Dennis Farina, the former Chicago cop turned film and TV actor best known for his role as wise-cracking detective Joe Fontana on the hit NBC police drama "Law & Order," died in Scottsdale, Arizona, on Monday, his publicist said. He was 69. By Eric Kelsey.
Farina, who parlayed his experience as a police officer, Chicago-accented baritone and straight talking demeanor into a series of tough-guy roles in Hollywood, died after suffering a blood clot in his lung, his publicist Lori De Waal said.
“I was stunned and saddened to hear about Dennis’ unexpected passing this morning,” Dick Wolf, executive producer of “Law & Order,” said in a written statement.
“The ‘Law & Order’ family extends sympathy and condolences to his family. He was a great guy.”
The Chicago-born Farina earned his first credited role in a bit part in the 1981 Michael Mann film “Thief” and would go on to play mobsters Jimmy Serrano in 1988 comedy “Midnight Run” and Ray “Bones” Barboni in 1995 comedy “Get Shorty.”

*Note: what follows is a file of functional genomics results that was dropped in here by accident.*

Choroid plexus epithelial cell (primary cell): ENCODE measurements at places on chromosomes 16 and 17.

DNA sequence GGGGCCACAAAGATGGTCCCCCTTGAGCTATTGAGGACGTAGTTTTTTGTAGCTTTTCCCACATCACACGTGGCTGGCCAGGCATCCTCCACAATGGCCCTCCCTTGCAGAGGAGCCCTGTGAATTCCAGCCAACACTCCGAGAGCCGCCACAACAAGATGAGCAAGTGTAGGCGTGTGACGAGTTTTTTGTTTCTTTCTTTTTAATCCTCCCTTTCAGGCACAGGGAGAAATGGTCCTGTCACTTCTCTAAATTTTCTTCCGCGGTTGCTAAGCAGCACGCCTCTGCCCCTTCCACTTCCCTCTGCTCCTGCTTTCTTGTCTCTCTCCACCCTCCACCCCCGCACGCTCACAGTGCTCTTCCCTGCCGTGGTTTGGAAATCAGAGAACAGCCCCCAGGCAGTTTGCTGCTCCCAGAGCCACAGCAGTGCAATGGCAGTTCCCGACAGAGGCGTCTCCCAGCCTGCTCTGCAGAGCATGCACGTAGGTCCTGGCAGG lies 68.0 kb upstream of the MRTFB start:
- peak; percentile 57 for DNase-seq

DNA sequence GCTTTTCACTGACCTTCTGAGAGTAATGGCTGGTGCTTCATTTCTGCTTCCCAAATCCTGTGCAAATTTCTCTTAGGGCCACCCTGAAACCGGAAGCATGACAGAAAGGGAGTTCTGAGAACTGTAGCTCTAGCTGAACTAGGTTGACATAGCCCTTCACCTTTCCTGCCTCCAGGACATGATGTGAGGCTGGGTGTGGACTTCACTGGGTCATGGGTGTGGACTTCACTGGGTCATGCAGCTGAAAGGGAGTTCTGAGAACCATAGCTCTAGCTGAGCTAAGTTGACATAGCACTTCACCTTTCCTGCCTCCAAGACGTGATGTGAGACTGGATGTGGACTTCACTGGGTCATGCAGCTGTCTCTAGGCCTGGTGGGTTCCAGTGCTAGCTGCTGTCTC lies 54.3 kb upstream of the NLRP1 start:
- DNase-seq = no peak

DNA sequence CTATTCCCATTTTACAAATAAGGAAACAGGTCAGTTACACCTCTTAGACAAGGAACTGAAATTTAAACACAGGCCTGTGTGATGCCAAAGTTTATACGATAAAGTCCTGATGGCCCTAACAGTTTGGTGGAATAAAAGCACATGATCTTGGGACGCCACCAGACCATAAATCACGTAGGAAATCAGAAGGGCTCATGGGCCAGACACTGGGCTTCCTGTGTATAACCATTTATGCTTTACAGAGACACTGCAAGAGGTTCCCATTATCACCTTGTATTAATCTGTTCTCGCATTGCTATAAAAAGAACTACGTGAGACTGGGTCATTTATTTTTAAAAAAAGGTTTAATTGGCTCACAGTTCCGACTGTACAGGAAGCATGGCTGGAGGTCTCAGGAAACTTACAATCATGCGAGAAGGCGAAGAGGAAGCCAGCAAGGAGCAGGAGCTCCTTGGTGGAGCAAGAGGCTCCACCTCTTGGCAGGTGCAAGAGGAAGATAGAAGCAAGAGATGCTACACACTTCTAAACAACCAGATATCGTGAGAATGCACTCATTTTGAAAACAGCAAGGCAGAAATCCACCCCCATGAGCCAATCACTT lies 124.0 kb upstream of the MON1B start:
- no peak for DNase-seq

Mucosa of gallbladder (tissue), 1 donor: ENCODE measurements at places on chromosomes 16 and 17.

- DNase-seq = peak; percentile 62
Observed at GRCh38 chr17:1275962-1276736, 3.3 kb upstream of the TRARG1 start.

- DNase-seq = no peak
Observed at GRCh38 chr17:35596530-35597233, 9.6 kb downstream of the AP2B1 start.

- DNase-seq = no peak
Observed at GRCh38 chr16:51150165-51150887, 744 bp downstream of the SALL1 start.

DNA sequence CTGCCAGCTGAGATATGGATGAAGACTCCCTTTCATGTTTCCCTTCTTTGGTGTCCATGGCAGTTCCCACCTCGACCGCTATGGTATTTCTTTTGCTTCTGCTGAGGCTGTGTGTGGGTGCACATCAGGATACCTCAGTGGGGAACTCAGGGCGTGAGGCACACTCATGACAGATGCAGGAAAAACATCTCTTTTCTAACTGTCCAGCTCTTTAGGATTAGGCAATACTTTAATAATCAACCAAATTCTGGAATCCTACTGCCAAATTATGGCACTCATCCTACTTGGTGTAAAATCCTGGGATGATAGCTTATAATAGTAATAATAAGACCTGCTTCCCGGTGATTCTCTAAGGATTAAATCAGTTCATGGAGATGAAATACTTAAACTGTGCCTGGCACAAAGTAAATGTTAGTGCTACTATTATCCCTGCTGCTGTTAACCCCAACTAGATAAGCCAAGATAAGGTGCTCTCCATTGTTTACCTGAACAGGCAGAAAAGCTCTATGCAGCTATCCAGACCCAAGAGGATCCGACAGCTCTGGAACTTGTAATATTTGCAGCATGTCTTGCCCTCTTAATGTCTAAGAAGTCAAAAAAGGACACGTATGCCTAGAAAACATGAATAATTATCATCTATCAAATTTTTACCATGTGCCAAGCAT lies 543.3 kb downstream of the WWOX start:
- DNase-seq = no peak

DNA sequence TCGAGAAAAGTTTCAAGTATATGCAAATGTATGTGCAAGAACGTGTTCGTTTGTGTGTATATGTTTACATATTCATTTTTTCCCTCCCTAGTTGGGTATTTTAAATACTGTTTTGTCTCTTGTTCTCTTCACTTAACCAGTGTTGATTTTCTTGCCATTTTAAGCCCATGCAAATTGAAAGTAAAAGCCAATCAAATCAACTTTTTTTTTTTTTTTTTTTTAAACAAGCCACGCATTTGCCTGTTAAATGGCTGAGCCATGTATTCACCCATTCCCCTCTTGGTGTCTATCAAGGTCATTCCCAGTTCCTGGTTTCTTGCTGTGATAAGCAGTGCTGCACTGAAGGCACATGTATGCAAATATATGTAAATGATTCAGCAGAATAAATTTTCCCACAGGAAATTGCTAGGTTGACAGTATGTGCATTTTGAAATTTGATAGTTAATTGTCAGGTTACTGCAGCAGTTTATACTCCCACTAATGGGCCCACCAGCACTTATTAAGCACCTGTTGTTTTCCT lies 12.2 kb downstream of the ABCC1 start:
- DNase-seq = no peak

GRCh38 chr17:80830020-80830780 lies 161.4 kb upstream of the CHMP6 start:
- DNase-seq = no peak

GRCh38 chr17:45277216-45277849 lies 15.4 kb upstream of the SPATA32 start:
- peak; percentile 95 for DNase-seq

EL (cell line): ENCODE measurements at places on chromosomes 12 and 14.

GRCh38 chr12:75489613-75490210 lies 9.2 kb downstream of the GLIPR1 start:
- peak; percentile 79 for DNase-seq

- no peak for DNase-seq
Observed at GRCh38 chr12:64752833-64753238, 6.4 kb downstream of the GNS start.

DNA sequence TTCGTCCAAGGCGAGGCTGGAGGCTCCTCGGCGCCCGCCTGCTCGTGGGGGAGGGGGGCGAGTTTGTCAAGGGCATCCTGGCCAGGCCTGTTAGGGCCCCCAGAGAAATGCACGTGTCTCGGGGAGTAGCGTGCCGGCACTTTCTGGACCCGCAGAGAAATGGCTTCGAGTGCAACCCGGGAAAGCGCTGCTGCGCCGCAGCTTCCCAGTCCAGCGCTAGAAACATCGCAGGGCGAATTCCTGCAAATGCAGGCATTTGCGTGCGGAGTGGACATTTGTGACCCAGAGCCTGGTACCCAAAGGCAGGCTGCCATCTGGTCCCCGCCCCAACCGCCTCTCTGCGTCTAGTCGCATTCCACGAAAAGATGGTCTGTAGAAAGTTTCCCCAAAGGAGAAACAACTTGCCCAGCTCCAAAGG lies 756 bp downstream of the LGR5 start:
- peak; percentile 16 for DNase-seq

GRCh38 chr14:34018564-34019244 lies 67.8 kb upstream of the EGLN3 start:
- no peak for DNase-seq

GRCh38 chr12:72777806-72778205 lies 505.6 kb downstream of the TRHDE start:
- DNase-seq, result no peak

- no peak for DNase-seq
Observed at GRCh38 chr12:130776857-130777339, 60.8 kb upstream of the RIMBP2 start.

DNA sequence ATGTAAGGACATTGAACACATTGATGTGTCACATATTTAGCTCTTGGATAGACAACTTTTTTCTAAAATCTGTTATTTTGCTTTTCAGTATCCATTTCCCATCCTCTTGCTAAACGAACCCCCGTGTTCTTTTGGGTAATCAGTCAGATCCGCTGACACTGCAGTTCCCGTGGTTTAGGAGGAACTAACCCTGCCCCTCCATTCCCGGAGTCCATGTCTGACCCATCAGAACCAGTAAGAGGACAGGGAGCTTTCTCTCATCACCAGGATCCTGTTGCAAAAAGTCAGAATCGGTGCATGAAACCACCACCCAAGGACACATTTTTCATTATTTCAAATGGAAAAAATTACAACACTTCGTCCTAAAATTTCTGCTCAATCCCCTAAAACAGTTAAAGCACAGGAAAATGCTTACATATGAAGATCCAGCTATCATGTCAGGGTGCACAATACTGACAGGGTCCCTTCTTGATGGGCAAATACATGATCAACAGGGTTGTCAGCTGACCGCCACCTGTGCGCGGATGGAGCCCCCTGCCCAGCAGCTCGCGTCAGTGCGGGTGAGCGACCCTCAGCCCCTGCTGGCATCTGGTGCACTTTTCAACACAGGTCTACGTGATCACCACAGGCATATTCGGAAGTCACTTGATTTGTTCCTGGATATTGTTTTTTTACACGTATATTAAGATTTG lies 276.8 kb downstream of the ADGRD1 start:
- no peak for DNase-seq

He gained wider attention on NBC TV series “Crime Story” portraying Lt. Mike Torello, the head of Chicago Police Department’s organized crime unit, during the show’s two season run between 1986 and 1988.
Farina’s role on “Law & Order” between 2004 and 2006 also played on the actor’s law enforcement background, as Fontana landed in the New York Police Department via Chicago.
The actor’s final starring role was in the short-lived HBO TV mob and horse racing series “Luck” opposite Dustin Hoffman. The critically acclaimed series was canceled after its first season due to the death of three horses during production.
Farina also played small parts in the 1998 film “Out of Sight,” Steven Spielberg’s 1998 Oscar-winning World War Two epic “Saving Private Ryan” and the current Fox TV comedy “New Girl.”
Farina is survived by three sons, six grandchildren and his partner of 35 years, Marianne Cahill. DM
Photo: Actor Dennis Farina arrives at the Hollywood premiere of the HBO series “Luck” in Los Angeles, California January 25, 2012. REUTERS/Gus Ruelas
"Have no fear of perfection - you'll never reach it." ~ Salvador Dalí